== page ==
You can hear a section of the work in the YouTube video at the bottom.

fus choirs

Ralph Vaughan Williamsjpg

Guest soloists are soprano Heather Thorpe (below top) and UW-Madison baritone Paul Rowe (below bottom).

Heather Thorpe

Schubertiade 2014 Paul Rowe baritone BIG

Violinist and retired UW-Madison violin professor and Madison Symphony Orchestra concertmaster Tyrone Greive (below top, in a photo by Katherine Esposito) will lead the string section, which will be joined by organ, piano, harp and timpani. First Unitarian Society Music Director Dan Broner (below bottom) will conduct.

Tyrone Greive 2013 by Kathy Esposito

Dan Broner FUS

The performances will take place in the Society’s modern Atrium Auditorium (below in a photo by Zane Williams), 900 University Bay Drive.

Admission is FREE. Donations will be accepted.

FUS Atrium, Auditorium Zane Williams

In conjunction with the performance there will be a small exhibit of German art in the Commons. It will feature anti-war artwork from the period after World War I.

Several prints of lithographs, drawings and sculpture by Kathe Kollwitz, Ernst Barlach and Otto Dix from the years 1921-1929 will be included. The images by Kollwitz are from her “Krieg Cycle.” Her son had been killed in the war; Barlach and Dix both had fought in the war. The two sculptures by Barlach were actually commissioned as war memorials, but instead of glorifying war they express his stark protest and grief.


Classical music: Madison’s maestro John DeMain and others preview and review the world premiere by the Santa Fe Opera’s production of Jennifer Higdon’s opera “Cold Mountain.”

August 10, 2015
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By Jacob Stockinger

First it was a best-selling and prize-winning novel.

Then it became a popular Oscar-winning Hollywood movie.

Now it is an opera that received its world premiere at the Santa Fe Opera this past week and is proving so popular with audiences that an extra performance has been added and regional premieres are already booked around the country. (The Minnesota Opera will give the Midwest premiere.)

It is “Cold Mountain,” a Civil War story about a Confederate soldier’s return home that is loosely based on Homer’s epic poem “The Odyssey.”

cold mountain cast and set

Here is a review, posted on Facebook, by our own John DeMain, the music director and conductor of the Madison Symphony Orchestra and the artistic director of the Madison Opera, who attended the world premiere performance. DeMain came to Madison, by the way, from his post as director of the Houston Grand Opera, where he gave the world premiere of John Adams’ “Nixon in China.” So he is a fan of new operas.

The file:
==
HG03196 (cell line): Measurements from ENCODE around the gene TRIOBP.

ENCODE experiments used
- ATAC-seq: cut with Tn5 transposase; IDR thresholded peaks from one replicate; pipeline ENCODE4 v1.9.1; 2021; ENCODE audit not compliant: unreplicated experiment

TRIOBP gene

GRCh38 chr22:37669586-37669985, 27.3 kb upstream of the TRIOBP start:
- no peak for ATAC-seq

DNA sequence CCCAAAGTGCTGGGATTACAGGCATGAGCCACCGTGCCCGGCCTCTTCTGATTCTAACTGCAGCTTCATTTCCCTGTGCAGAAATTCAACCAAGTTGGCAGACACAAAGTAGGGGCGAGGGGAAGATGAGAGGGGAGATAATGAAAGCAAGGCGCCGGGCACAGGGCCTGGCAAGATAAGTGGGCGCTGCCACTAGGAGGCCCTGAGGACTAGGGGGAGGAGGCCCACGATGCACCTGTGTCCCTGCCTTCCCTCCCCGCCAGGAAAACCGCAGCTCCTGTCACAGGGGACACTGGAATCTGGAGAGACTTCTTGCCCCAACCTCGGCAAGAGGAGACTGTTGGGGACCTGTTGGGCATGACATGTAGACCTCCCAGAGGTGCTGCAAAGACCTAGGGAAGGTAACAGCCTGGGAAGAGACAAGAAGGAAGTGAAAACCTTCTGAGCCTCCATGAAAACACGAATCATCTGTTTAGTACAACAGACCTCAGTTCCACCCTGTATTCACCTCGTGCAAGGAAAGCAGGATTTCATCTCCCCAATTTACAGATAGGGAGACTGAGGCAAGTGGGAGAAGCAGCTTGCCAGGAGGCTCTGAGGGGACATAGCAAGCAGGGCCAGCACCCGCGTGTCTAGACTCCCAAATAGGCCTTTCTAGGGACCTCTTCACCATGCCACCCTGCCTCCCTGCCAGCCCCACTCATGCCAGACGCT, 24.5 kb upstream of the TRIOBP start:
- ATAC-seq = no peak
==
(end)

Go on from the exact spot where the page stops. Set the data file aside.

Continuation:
DeMain (below, in a photo by Prasad) writes:

“How wonderful “Cold Mountain” was last night at its world premiere in Santa Fe. Jennifer Higdon is simply a wonderful composer and her piece with Gene Scheer‘s compelling libretto, soared to great heights. Great directing from Leonard Foglia, with a brilliant design concept, and a great cast. Emily Fons was magnificent as Ruby. Fabulous orchestral writing, beautiful choral work, and compelling duets and ensembles. A very sad, grim piece given a dynamic treatment by all involved.”

John DeMain full face by Prasad

Such discerning enthusiasm makes you wonder if DeMain and the Madison Opera’s general director Kathryn Smith might not be looking to bring “Cold Mountain” to Madison in a couple of seasons. (The male lead Nathan Gunn has already sung in Madison at the Wisconsin Union Theater and  with the Madison Symphony Orchestra, by the way.) One can hope! (Below are the leads mezzo-soprano Isabel Leonard as Ada and baritone Nathan Gunn as Inman in a photo by Ken Howard for the Santa Fe Opera.)

Cold Mountain Nathan Gunn as Inman and Isabel Leonard as Ada CR Ken Howard for Santa Fe Opera

You can hear the creators of the opera discuss it in a YouTube video at the bottom.

Here are some other sources for previews and reviews:

Here is a story from NPR or National Public Radio:

http://www.npr.org/sections/deceptivecadence/2015/08/05/429370329/cold-mountain-takes-civil-war-odyssey-to-the-opera-stage

cold mountain by ken howard

The PBS NewsHour aired a lengthy feature by Jeffrey Brown that includes lots of video and interviews with the cast; with Charles Frazier (below right), who wrote the best-selling novel; and with Jennifer Higdon (below left), the composer of the opera who teaches at the Curtis Institute of Music in Philadelphia:

http://www.pbs.org/newshour/bb/civil-war-tragedy-cold-mountain-inspires-opera/

Jennifer Higdon and Charles Frazier

And here is a short news story and a longer, more negative or critical review from Zachary Woolfe of The New York Times:

http://artsbeat.blogs.nytimes.com/2015/07/16/santa-fe-opera-adds-performance-of-cold-mountain/?_r=0

http://www.nytimes.com/2015/08/07/arts/music/review-cold-mountain-at-santa-fe-opera-recounts-a-separated-lovers-arduous-journey-only-one-half-makes-the-journey.html


Classical music: Con Vivo — Music With Life — will perform chamber music by Mozart, Gershwin, Prokofiev, Bruch and others at the Stoughton Opera House this Sunday afternoon – BEFORE kickoff time for Super Bowl XLIX.

January 29, 2015
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By Jacob Stockinger